Ickworth is a National trust property located near to Bury St. Edmunds in suffolk. A Georgian Italianate property set in acres of parkland.
The last day of the school holidays we were blessed with a beautiful Autumn day and were keen to spend it outside. With a picnic packed we headed off to Ickworth to explore.
We’ve been to Ickworth many times in the past, however we haven’t been here in a while, which meant the children were exploring the grounds with fresh excitement.
Apparently there’s lots to see inside too but we’ve only ever nipped in to use the bathroom and coffee shop (mmm cake). For us it’s always been about the outdoors. Of course!
Arriving at lunchtime the priority was settling down for a picnic. There is a designated area with picnic benches by the car park and children’s play area but what’s the point of having a stunning view if you aren’t going to enjoy it?! We found a beautiful pond (or is it lake!?) side location with only the company of numerous dragonflies. Ahh bliss!
After lunch we headed off to explore the parkland, we headed past St Mary’s church which has been considerably restored since we were last here…no wonder the children can’t remember being here! Then it was down past the kitchen gardens and beautiful wildflower meadow to the quietest part of the estate, the lake and folly. It’s always so quiet and peaceful here, the children were happily hunting for wildlife and would have spent hours watching the sheep in the neighbouring field. In the spring the estate is full of lambs and it’s a lovely time to visit.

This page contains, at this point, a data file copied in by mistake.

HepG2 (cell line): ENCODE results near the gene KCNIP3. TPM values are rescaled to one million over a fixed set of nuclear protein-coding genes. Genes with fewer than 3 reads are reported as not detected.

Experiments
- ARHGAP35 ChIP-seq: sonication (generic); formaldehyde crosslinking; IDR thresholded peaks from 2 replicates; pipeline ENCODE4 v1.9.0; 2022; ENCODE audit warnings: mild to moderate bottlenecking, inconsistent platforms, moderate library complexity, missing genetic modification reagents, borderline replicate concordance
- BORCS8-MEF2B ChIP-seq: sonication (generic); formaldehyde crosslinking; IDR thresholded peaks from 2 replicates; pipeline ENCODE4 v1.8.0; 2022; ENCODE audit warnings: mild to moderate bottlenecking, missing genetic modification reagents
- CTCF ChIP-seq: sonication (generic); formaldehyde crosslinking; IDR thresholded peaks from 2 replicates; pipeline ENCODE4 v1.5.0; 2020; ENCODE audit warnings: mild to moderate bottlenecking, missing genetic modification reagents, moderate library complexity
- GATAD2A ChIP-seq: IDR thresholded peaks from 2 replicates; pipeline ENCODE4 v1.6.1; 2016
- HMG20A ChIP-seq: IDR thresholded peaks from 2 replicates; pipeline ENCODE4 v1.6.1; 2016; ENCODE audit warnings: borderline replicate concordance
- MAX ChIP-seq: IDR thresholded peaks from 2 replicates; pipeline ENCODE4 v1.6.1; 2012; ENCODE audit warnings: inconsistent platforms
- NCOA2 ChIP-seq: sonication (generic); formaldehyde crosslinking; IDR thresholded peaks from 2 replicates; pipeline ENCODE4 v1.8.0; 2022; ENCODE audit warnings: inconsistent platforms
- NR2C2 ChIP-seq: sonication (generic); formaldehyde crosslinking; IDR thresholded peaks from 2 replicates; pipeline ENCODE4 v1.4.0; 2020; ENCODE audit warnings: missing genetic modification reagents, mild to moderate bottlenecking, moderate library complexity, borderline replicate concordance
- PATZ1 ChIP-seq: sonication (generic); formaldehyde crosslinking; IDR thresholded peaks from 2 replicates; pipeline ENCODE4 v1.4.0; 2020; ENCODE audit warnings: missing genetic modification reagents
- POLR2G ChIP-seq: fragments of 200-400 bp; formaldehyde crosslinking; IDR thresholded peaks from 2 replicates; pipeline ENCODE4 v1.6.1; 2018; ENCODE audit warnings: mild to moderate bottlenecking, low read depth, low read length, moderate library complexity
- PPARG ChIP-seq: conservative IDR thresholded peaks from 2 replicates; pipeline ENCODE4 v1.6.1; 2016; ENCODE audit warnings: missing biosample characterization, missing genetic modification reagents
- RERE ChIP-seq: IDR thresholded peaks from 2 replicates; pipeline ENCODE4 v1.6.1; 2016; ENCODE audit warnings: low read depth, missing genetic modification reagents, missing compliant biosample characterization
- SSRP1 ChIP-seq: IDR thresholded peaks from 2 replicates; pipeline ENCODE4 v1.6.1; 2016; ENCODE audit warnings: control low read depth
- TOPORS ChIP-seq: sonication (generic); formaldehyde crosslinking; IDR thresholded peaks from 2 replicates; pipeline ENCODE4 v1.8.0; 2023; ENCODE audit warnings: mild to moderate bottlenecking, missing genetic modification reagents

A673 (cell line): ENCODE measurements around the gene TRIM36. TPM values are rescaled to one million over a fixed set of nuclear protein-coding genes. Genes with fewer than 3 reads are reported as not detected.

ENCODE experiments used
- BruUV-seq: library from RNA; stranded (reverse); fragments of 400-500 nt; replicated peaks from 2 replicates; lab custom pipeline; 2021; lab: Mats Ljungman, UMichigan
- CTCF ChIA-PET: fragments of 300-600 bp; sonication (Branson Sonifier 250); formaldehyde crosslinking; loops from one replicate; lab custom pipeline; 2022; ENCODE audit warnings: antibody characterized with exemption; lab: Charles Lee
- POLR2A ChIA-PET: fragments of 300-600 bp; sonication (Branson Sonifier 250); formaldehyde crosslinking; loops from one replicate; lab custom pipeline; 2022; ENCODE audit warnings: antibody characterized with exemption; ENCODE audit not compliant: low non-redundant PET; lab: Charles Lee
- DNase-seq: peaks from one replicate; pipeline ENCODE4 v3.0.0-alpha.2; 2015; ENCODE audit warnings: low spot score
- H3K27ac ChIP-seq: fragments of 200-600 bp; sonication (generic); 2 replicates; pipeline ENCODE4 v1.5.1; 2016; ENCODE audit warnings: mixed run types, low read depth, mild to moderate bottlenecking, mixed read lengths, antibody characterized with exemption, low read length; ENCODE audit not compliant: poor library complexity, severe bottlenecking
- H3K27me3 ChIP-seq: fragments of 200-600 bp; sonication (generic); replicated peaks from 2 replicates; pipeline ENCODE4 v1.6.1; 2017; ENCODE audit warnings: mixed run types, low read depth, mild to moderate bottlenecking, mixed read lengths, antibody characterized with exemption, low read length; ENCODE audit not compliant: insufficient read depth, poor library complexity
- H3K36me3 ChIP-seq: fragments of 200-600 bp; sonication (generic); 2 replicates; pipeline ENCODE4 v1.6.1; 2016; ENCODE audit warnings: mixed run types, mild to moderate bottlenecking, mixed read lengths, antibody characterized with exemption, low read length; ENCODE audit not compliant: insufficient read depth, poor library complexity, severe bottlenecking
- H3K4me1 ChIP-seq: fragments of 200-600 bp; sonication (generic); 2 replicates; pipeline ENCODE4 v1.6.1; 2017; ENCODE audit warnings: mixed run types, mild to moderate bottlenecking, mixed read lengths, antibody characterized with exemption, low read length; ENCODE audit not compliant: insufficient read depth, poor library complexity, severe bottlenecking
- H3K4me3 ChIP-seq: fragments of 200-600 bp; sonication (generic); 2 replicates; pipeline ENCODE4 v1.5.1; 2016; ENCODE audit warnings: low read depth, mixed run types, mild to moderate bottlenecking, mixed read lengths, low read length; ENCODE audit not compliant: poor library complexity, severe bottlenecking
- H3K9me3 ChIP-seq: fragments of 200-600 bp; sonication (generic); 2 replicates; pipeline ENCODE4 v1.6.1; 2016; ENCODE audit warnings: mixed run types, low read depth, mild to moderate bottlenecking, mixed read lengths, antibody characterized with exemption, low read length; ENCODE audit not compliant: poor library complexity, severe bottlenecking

Heading back to the main building the children were keen to explore the formal gardens, again there is so much to explore here but more importantly one of my favourite places. It’s tucked away in the Italianate garden and could so easily be missed but really is a must see. What is this special place? The Stumpery! As names go it doesn’t exactly inspire but trust me it’s enchanting. A small, shady, secluded area of the garden it has a magical feel to it, just the kind of place where you might bump into a fairy or two. Features are made of old tree stumps by turning them upside down, the results are stunning and the children were totally captivated by this garden.
Next was the playground, a good mix of wooden play equipment with plenty of felled trees for the children to explore natural climbing challenges and take moderate risks on. Exciting!
We also found an old hollow tree, the children were thrilled with this discovery and soon scampered inside like a trio of squirrels to climb and explore – going wild with nature at it’s best!